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Lack of transparency in BCPSS is a clear and present danger

By Michael Donaldson

The lack of transparency from Baltimore City School leadership is extremely troublesome for teachers, staff, parents, students, and various other community stakeholders. Not only does this lack of transparency cause a great deal of unwarranted anxiety, it can also be dangerous–even deadly.

The greatest concern around this lack of transparency is directly associated with the reopening of schools amidst a global pandemic. As of this writing, there has been a well-documented spike in positive coronavirus cases as well as reported deaths. As many individuals in the Baltimore Teachers Union have stated, the city created a reopening plan that was submitted to, and accepted by, the Maryland State Department of Education early in the school year. This plan provided a list of specific metrics that indicated that reopening would only take place after a substantial decrease in transmission and danger. This plan is no longer being used as the blueprint. 

Prior to the submission of this original plan, the school system provided parents in the district with a survey. This survey asked parents for feedback, offering the appearance that district leadership was concerned about parent input. It needs to be pointed out that this survey was sent to parents at the close of summer when cases seemed to have plateaued and the country looked ready to reopen. Since that time, numbers have drastically risen; yet those early survey responses are being used by district leadership as evidence for parents calling for the reopening of schools. In fact, the most recent parent interest survey was not sent to parents until district leadership made the formal announcement that all elementary and high schools would provide live instruction.

Besides the troubling manner in which the reopening plan is being rolled out, school leadership has also been reckless in how it has used statistics to hide the truth. For several weeks, district leadership has touted that the number of COVID-19 transmission cases within schools is non-existent. Members from North Avenue have stated repeatedly that children are not carriers of the virus and that numbers of infected staff are minimal. These allegations are false and are being used to force a narrative that the media and elected officials can freely cite. The truth is that the number of staff who have tested positive for the Coronavirus is much larger than what is being reported. Additionally, there are many recent studies that suggest children can have the virus but remain asymptomatic. This puts all adults – including elderly relatives of students – at unnecessary risk.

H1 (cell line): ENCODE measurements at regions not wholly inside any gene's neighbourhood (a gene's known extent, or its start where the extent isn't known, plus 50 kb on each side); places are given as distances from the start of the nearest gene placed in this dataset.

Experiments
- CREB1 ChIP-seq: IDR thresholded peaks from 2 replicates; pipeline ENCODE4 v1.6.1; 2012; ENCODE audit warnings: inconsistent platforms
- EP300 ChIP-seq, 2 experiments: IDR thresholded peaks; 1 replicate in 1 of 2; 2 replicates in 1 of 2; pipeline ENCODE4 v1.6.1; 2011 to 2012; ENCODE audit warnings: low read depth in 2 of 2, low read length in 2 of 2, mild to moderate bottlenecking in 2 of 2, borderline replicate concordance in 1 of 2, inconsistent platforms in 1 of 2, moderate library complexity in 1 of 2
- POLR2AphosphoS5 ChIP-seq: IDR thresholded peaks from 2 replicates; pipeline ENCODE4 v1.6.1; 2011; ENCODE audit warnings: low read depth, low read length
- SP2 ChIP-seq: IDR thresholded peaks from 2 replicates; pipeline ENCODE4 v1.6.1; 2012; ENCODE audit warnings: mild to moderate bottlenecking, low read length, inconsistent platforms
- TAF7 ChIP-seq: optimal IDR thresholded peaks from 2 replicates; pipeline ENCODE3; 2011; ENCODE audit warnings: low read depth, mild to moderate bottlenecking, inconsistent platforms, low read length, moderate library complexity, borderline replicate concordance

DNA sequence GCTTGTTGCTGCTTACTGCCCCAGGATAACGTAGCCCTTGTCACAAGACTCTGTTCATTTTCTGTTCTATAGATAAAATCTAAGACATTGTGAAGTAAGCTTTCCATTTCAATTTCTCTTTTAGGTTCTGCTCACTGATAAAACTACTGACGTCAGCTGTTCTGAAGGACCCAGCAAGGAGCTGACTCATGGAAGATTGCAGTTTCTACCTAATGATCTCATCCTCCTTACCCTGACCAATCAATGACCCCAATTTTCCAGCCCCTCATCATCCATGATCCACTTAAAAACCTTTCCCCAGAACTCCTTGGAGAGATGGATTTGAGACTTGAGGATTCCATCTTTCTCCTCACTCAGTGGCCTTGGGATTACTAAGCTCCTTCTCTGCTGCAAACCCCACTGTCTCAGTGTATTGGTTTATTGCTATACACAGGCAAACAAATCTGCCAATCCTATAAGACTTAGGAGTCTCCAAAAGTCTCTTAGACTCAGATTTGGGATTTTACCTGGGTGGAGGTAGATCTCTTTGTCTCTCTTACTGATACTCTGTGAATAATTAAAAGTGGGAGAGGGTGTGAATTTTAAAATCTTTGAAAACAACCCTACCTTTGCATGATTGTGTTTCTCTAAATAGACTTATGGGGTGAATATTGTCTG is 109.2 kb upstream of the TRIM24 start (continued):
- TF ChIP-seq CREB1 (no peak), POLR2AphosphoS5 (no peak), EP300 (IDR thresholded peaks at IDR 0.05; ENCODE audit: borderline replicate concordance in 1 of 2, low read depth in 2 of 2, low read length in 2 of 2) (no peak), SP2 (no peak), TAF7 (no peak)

BTU members have also expressed concerns about the lack of a transparent explanation for the urgent push for children to return to school now. Other districts in the state acknowledge how close teachers are to receiving two vaccinations. The partnership between the school system and Johns Hopkins is an indicator of the importance of said vaccination. Instead of delaying the reopening of schools, however, District leadership contends that a decrease in attendance and the increase in the number of failing students from the first quarter is the main reason for the frantic push for reopening. The first quarter ended in October and therefore, to say that schools need to open based on the performance of students from the first quarter now in February appears unlikely.

Finally, the school system has blatantly been deceptive in its dissemination of information. School staff were told on January 14th that the reopening of impacted grades would occur in the middle of February. This information had been rumored for weeks, but district leadership denied that this was the case. It is also being told to the media and community members that schools are ready for the return of students. This could not be further from the truth. Most schools set to reopen do not have the resources in place to make them safe, including air purifiers and personnel needed for adequate sanitizing. 

Although this is not an exhaustive list, it is obvious that one thing Baltimore City Public Schools has done poorly at during this pandemic (as well as at many other points over the years) is provide transparency. Misinformation is being presented as fact and legitimate information is being trickled down to teachers and staff only when it is convenient for leadership to do so. This is an unjustifiable practice to a staff that is willing to do just about anything for the betterment of children–except, that is, to die doing so.